Take on the exhilarating challenge of climbing the White Cliffs of Dover. Not for the faint-hearted, climbing the steep cliffs is similar to ice and glacier climbing so requires axes and crampons. Some routes are restricted due to wildlife or change with rock fall, and you must consider both the tide and contact the coastguard before and after climbing.

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Places to go climbing in North West England

  • Where: Hodge Close Quarry, Coniston, Lake District
  • Rock Type: Slate
  • Climbs: 95

Hodge Close Quarry, north of Coniston, is ideal for experienced climbers with the correct equipment. There are a series of challenging climbs and the area is also popular with abseilers and divers. The sun comes around later in the afternoon, making this a popular spot for evening climbs.

  • Where: Thorn Crag, Forest of Bowland, Lancashire
  • Rock Type: Gritstone
  • Climbs: 139

At Thorn Crag, there are four main sections at different tiers consisting of shorter climbs and large buttresses. You can do some bouldering to warm up on your way to the bigger climbs. Varying from beginner to experienced climbs, Thorn Crag can be gritty after winter but is an ideal area for different abilities.

  • Where: Frodsham Crag, Frodsham, Cheshire
  • Rock Type: Sandstone (hard)
  • Climbs: 129

Frodsham Crag is a small, hidden climbing spot on the north side of Woodhouse hill. This popular bouldering spot has a number of small boulders up to 6 metres high. It is a great climbing location in the both summer and winter seasons, staying light in the evenings during the summer and full of lush green trees during the winter.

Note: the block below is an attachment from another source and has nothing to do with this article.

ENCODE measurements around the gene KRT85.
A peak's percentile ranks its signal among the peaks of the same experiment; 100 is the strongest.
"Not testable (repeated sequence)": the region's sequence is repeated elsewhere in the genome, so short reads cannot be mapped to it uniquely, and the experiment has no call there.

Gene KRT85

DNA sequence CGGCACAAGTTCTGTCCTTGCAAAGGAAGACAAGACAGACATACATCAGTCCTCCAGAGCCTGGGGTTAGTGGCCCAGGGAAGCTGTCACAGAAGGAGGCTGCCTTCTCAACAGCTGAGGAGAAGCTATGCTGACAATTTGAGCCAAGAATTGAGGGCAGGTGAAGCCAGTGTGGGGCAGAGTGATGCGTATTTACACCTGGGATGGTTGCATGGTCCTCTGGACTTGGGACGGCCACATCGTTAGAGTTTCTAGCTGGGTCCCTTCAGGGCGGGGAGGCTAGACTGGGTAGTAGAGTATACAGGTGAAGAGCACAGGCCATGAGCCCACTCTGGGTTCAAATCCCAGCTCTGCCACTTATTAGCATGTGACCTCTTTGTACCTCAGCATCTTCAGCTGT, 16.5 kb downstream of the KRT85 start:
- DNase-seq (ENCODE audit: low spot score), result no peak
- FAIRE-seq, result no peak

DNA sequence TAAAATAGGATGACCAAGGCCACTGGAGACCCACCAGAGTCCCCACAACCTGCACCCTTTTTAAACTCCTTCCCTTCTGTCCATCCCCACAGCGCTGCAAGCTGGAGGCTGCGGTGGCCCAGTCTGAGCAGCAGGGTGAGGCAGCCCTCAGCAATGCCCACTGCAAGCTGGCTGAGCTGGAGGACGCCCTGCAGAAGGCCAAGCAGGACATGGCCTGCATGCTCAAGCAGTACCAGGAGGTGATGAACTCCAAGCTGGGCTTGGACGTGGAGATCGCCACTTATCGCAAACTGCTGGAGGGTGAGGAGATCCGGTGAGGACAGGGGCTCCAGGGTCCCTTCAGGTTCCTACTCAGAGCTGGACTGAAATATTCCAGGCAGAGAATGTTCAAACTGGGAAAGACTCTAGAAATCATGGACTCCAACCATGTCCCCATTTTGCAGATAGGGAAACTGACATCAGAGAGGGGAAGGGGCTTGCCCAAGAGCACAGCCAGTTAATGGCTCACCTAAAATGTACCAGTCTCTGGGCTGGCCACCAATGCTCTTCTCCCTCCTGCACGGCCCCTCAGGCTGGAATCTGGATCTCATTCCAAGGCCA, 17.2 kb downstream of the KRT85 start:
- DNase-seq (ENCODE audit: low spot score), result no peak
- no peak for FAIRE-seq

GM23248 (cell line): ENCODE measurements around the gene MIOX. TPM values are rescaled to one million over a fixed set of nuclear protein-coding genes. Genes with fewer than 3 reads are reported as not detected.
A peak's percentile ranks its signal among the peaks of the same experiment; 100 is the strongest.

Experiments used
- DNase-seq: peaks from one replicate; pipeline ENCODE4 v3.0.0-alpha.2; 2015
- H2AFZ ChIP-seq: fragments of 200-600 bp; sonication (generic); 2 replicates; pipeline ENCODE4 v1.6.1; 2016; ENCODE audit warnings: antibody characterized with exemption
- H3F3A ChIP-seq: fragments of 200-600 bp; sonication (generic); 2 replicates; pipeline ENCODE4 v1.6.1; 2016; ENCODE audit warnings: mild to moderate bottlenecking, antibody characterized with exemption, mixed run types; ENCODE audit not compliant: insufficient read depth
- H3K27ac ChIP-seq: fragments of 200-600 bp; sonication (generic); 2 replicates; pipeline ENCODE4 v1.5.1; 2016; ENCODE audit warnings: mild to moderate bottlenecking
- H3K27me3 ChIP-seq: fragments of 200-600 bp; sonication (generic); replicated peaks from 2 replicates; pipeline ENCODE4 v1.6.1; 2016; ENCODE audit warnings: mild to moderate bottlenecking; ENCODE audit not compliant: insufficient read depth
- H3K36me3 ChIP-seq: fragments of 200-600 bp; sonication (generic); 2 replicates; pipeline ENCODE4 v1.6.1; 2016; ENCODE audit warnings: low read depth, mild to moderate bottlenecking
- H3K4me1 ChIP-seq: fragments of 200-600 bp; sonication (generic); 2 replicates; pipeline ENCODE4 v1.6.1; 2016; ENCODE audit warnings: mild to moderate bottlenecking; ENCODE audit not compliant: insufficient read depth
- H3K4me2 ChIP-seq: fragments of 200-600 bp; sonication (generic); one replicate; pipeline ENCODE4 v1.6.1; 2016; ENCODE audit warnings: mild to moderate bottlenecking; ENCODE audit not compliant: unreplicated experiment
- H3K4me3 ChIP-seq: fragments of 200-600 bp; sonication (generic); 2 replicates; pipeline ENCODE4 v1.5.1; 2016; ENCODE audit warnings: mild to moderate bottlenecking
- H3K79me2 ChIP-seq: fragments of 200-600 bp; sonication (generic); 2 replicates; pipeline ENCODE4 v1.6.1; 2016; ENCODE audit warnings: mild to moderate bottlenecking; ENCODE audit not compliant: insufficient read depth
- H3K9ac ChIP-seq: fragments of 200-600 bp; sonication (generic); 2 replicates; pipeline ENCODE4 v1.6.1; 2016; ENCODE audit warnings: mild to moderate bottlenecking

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Places to go climbing in North East England

  • Where: Highcliff Nab, Guisborough, North York Moors
  • Rock Type: Sandstone (hard)
  • Climbs: 92

Enjoy the classics or take on some severe climbs at Highcliff Nab. The area, overlooking Guisborough, is great on a summers day and is popular with walkers, locals and climbers. Ideal for bouldering, top roping and skilful climbing, you will need to bring your own gear to take on some of the more technical and bold climbs at Highcliff Nab.

  • Where: Bowden Doors, Belford, Northumberland
  • Rock Type: Sandstone
  • Climbs: 292

Bowden Doors is easily accessible and is ideal for climbing and bouldering. With climbs ranging from 7-15 metres high, you will need to bring your gear, but there are a range of routes to suit different abilities. The wall is rarely wet and is quick to dry so is suitable all year round and has a stunning overhang in the shape of a breaking wave.